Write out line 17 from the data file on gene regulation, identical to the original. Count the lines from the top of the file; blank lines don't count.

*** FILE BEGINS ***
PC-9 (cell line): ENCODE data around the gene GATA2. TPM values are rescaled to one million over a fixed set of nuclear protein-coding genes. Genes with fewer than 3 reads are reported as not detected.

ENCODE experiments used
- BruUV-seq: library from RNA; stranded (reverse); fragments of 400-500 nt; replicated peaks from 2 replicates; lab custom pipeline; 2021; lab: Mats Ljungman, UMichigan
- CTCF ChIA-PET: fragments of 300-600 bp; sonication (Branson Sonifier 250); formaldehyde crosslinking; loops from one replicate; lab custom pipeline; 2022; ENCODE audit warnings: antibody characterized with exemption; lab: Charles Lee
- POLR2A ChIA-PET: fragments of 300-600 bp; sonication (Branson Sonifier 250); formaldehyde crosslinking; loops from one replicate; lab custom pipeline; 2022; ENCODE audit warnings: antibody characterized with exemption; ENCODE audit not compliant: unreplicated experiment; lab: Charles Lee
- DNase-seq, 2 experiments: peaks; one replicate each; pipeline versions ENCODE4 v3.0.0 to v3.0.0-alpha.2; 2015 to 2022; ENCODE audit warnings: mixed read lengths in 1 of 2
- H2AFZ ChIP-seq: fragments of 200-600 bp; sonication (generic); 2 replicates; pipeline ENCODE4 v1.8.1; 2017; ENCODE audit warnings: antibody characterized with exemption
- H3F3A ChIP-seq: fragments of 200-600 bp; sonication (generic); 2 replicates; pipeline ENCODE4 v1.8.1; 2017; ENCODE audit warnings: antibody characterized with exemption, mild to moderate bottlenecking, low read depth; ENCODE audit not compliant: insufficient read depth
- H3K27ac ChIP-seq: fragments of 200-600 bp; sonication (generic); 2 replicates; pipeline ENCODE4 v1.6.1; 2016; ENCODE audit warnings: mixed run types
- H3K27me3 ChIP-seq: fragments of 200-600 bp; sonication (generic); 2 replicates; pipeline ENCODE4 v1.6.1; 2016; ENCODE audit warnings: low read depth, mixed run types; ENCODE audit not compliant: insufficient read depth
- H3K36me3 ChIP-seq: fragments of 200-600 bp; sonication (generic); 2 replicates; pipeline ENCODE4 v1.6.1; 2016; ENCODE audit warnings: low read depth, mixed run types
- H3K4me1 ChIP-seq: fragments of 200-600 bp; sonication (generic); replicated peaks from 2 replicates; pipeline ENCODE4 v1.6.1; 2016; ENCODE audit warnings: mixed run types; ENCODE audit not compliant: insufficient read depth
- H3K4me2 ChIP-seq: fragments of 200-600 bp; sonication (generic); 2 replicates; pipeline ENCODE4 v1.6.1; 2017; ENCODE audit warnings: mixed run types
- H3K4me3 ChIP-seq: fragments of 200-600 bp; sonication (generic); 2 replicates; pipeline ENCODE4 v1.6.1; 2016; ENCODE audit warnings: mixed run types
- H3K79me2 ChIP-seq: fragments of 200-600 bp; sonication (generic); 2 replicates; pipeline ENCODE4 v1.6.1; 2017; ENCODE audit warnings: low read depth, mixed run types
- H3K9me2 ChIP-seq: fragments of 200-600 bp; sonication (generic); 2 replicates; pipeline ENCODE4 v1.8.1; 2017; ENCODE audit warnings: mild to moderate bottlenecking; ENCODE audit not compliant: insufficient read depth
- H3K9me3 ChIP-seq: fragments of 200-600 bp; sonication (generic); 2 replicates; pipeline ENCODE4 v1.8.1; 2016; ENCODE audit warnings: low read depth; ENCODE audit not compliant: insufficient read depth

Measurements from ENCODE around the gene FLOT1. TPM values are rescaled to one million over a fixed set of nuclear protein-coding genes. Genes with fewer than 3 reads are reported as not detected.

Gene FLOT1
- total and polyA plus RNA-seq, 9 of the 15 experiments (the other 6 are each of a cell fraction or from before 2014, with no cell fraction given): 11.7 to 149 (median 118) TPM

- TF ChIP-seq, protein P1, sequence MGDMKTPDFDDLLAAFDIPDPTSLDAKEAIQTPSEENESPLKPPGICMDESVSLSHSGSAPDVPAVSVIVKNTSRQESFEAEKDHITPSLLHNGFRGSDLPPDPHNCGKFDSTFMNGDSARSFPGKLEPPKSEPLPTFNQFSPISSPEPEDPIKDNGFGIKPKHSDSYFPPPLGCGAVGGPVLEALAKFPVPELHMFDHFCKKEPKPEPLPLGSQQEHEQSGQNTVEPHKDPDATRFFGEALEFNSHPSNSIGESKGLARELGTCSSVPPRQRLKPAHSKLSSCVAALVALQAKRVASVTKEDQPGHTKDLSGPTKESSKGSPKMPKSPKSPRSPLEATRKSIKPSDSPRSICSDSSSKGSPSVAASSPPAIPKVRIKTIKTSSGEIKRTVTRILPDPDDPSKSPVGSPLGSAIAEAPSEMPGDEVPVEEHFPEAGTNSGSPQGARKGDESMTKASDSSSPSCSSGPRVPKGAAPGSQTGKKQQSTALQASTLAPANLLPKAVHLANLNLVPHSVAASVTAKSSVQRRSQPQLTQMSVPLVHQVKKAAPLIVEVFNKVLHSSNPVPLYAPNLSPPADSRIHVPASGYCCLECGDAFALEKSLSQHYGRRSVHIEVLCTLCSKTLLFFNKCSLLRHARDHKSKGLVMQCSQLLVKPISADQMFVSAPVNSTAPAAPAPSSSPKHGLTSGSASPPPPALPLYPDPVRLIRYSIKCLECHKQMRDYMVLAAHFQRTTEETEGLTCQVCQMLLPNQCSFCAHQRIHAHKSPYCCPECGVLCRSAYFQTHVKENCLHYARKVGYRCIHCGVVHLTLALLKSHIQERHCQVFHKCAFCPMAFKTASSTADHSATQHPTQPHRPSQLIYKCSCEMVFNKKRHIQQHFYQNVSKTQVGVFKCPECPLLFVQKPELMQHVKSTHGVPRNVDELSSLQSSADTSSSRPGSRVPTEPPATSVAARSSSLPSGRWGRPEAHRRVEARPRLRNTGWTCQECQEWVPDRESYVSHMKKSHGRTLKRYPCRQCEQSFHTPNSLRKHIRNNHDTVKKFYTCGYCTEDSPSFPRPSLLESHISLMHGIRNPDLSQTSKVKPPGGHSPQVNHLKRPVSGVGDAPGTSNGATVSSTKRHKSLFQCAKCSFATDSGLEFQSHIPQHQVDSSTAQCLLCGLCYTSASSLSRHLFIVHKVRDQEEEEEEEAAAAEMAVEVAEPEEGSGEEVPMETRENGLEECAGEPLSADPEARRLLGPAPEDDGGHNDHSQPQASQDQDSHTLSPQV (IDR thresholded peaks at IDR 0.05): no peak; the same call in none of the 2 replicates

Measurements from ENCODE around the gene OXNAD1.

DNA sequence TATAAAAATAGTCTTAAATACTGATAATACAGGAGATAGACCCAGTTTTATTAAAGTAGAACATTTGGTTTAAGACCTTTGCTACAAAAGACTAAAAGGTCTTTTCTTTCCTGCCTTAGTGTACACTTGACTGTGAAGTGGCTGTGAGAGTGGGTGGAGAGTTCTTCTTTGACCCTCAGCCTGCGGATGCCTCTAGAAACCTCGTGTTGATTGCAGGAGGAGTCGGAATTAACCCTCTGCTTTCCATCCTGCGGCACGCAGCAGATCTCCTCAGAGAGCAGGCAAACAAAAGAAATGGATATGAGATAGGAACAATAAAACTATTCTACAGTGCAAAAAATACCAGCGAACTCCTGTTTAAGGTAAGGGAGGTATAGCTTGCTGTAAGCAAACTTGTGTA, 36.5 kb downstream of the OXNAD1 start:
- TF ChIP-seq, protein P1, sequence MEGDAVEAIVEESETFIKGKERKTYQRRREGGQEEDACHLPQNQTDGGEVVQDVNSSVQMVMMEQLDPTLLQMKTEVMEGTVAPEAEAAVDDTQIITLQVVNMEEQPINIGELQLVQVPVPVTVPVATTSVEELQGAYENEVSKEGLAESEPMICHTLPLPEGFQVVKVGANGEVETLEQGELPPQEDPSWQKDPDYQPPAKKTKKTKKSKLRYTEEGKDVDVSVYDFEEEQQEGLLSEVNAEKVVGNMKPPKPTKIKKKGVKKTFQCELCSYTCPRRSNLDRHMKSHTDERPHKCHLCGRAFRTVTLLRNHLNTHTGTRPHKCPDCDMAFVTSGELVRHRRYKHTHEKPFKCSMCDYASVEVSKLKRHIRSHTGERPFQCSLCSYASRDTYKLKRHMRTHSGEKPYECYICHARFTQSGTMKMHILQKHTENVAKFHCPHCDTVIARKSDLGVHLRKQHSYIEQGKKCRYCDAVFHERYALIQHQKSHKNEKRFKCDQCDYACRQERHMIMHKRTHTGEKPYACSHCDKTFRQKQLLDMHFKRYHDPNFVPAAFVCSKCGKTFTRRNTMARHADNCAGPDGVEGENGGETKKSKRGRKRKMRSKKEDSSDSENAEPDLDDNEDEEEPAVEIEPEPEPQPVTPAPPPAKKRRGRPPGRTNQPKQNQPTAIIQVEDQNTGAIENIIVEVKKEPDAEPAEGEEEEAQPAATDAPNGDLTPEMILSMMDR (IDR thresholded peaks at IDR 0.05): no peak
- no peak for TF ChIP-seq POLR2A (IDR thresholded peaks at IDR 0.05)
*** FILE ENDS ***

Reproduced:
- H3K9me3 ChIP-seq: fragments of 200-600 bp; sonication (generic); 2 replicates; pipeline ENCODE4 v1.8.1; 2016; ENCODE audit warnings: low read depth; ENCODE audit not compliant: insufficient read depth